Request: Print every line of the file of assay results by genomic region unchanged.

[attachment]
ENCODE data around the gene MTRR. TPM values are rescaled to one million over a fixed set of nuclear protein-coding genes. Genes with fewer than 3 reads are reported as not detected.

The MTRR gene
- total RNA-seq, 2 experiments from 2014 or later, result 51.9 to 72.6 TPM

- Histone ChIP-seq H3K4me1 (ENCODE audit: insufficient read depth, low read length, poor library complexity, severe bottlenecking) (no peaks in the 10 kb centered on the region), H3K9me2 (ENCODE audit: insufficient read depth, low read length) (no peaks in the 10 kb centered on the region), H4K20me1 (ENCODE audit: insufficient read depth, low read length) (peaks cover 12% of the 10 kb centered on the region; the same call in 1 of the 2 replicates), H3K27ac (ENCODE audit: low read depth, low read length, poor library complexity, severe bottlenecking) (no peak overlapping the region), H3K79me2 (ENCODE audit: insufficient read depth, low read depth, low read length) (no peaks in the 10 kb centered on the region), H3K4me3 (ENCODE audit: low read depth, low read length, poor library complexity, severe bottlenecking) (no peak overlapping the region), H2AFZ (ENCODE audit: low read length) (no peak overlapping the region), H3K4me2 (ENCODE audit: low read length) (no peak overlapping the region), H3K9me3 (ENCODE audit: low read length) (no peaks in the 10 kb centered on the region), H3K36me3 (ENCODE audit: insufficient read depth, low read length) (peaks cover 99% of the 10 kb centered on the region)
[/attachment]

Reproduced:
ENCODE data around the gene MTRR. TPM values are rescaled to one million over a fixed set of nuclear protein-coding genes. Genes with fewer than 3 reads are reported as not detected.

The MTRR gene
- total RNA-seq, 2 experiments from 2014 or later, result 51.9 to 72.6 TPM

- Histone ChIP-seq H3K4me1 (ENCODE audit: insufficient read depth, low read length, poor library complexity, severe bottlenecking) (no peaks in the 10 kb centered on the region), H3K9me2 (ENCODE audit: insufficient read depth, low read length) (no peaks in the 10 kb centered on the region), H4K20me1 (ENCODE audit: insufficient read depth, low read length) (peaks cover 12% of the 10 kb centered on the region; the same call in 1 of the 2 replicates), H3K27ac (ENCODE audit: low read depth, low read length, poor library complexity, severe bottlenecking) (no peak overlapping the region), H3K79me2 (ENCODE audit: insufficient read depth, low read depth, low read length) (no peaks in the 10 kb centered on the region), H3K4me3 (ENCODE audit: low read depth, low read length, poor library complexity, severe bottlenecking) (no peak overlapping the region), H2AFZ (ENCODE audit: low read length) (no peak overlapping the region), H3K4me2 (ENCODE audit: low read length) (no peak overlapping the region), H3K9me3 (ENCODE audit: low read length) (no peaks in the 10 kb centered on the region), H3K36me3 (ENCODE audit: insufficient read depth, low read length) (peaks cover 99% of the 10 kb centered on the region)